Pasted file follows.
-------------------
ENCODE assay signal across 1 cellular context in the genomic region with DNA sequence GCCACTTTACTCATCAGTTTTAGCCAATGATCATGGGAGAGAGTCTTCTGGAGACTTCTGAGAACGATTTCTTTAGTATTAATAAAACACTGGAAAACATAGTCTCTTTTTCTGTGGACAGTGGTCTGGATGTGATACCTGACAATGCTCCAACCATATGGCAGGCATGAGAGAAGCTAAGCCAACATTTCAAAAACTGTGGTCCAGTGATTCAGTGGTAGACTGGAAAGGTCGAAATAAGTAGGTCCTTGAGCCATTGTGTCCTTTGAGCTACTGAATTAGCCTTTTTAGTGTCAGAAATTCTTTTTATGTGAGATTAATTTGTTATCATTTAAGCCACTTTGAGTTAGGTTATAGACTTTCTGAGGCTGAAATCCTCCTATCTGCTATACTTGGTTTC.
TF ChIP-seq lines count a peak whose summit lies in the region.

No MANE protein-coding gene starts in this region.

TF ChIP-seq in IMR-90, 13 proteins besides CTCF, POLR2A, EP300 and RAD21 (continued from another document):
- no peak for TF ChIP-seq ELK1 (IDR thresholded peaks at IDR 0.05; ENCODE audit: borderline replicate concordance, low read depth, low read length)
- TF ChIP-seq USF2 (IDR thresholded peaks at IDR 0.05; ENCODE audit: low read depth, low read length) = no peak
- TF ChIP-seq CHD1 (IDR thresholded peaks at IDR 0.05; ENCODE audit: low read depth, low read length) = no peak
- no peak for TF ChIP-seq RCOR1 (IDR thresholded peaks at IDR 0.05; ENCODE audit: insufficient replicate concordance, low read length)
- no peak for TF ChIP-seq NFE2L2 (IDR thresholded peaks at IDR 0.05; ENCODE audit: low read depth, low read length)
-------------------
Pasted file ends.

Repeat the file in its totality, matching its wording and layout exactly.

ENCODE assay signal across 1 cellular context in the genomic region with DNA sequence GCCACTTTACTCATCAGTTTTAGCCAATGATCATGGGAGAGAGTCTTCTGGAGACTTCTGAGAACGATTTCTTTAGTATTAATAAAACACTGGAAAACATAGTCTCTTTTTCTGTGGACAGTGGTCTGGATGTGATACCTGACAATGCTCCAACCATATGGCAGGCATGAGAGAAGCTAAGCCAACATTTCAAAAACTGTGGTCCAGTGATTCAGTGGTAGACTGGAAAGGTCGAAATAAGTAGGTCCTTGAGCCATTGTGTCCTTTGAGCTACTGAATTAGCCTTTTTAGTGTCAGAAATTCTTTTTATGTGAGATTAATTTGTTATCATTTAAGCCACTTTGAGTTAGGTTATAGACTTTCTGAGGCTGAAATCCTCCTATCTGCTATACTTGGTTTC.
TF ChIP-seq lines count a peak whose summit lies in the region.

No MANE protein-coding gene starts in this region.

TF ChIP-seq in IMR-90, 13 proteins besides CTCF, POLR2A, EP300 and RAD21 (continued from another document):
- no peak for TF ChIP-seq ELK1 (IDR thresholded peaks at IDR 0.05; ENCODE audit: borderline replicate concordance, low read depth, low read length)
- TF ChIP-seq USF2 (IDR thresholded peaks at IDR 0.05; ENCODE audit: low read depth, low read length) = no peak
- TF ChIP-seq CHD1 (IDR thresholded peaks at IDR 0.05; ENCODE audit: low read depth, low read length) = no peak
- no peak for TF ChIP-seq RCOR1 (IDR thresholded peaks at IDR 0.05; ENCODE audit: insufficient replicate concordance, low read length)
- no peak for TF ChIP-seq NFE2L2 (IDR thresholded peaks at IDR 0.05; ENCODE audit: low read depth, low read length)